India accuses EU of hindering global aviation deal

A summary of today’s top climate and clean energy stories.
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(Pic: Adrian Pingstone)

Europe: The European Union’s plan to keep its curbs on pollution from airlines is the main hindrance to an international agreement on a carbon market for the industry, according to a senior Indian official. An accord discussed by the International Civil Aviation Organization would not authorise EU measures to keep its curbs on pollution from airlines prior to the global deal unless other states agree, said Prashant Sukul, India’s representative to the United Nations agency. (Business Week)

Asia: Members of the Asia Pacific Economic Cooperation (APEC) agreed on Monday to establish joint efforts for the development of renewable energy in the 21 member economies. (Jakarta Post)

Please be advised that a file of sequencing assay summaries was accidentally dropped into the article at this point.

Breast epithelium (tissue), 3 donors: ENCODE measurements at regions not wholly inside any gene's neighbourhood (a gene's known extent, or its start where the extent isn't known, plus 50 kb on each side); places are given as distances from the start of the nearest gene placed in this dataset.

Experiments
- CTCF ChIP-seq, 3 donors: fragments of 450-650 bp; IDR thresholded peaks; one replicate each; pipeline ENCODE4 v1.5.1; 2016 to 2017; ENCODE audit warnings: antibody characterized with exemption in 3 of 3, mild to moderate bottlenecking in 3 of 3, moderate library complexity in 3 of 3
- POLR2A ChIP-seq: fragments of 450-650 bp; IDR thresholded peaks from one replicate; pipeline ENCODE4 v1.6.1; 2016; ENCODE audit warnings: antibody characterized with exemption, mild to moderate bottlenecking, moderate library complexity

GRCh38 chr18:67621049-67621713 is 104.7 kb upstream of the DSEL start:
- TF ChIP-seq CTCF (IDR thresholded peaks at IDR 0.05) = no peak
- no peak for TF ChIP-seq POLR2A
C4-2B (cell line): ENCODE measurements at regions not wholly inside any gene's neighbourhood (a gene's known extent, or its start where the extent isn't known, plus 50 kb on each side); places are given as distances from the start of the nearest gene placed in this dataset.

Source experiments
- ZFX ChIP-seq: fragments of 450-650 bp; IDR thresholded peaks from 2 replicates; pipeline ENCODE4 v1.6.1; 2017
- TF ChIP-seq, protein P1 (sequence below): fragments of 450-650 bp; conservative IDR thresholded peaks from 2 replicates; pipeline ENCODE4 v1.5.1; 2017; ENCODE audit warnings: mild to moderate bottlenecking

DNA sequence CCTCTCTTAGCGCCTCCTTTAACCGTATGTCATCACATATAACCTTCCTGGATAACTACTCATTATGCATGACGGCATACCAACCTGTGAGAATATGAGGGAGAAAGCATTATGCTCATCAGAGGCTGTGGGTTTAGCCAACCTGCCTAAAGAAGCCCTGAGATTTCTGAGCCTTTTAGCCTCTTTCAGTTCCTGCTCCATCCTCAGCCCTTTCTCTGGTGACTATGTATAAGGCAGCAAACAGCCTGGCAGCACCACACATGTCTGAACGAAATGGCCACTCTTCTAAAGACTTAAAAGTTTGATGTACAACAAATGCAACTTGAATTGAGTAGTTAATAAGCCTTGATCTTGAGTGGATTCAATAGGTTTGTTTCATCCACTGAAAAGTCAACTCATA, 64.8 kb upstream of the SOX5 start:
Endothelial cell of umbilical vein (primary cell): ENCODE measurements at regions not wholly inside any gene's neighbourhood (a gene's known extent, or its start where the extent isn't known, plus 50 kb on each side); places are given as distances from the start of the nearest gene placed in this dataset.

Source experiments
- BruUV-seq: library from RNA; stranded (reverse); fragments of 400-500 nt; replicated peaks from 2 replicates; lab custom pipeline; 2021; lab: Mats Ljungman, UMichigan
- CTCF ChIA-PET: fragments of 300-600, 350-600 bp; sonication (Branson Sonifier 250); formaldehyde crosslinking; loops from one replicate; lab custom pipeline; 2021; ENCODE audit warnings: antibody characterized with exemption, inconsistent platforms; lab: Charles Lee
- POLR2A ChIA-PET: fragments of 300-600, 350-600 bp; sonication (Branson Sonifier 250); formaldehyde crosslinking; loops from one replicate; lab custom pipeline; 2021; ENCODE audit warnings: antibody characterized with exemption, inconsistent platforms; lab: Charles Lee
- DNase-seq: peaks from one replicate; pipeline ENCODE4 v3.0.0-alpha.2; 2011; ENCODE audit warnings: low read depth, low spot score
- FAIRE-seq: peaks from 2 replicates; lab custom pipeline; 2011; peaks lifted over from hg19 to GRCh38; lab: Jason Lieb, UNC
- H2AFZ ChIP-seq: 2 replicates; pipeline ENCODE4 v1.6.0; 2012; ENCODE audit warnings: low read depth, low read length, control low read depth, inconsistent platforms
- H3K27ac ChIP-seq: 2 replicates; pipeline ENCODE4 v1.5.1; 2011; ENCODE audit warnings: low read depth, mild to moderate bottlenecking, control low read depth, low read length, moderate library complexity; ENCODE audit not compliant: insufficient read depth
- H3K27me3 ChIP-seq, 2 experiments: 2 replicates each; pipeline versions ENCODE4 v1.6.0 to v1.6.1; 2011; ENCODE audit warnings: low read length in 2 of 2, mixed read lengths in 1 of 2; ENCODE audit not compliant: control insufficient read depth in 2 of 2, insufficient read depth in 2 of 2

UK: Anti-fracking protesters have begun a slow withdrawal from their camp outside an exploratory oil drilling plant in West Sussex. Campaigners have promised to vacate the site, which became the national focus of anti-fracking sentiment, by 8 October, but say they will come back if energy company Cuadrilla returns. (Guardian)

UK: The UK has pledged to provide £3.87 billion to support developing countries tackle low carbon development, protect forests and assist the poorest of nations around the world adapt to the impacts of climate change. (All Africa)

China: The Ministry of Finance announced it will offer tax breaks to manufacturers of solar power products on Sunday, as China moves to support an industry still struggling to deal with massive overcapacity and weak demand. (Reuters)

UK: Conservatives are set to promise companies at the next general election their energy bills will not go up as a result of efforts to tackle climate change. Climate change minister Greg Barker said the Tories would seek to assist firms by making sure international objectives to lower CO2 emissions do not damage their business prospects. (

Poland: Poland could be acting in direct violation of EU regulations if it goes ahead with the construction of two new units at its Opole power plant by failing to assess the units for their ability to incorporate carbon capture and storage technology. (RTCC)


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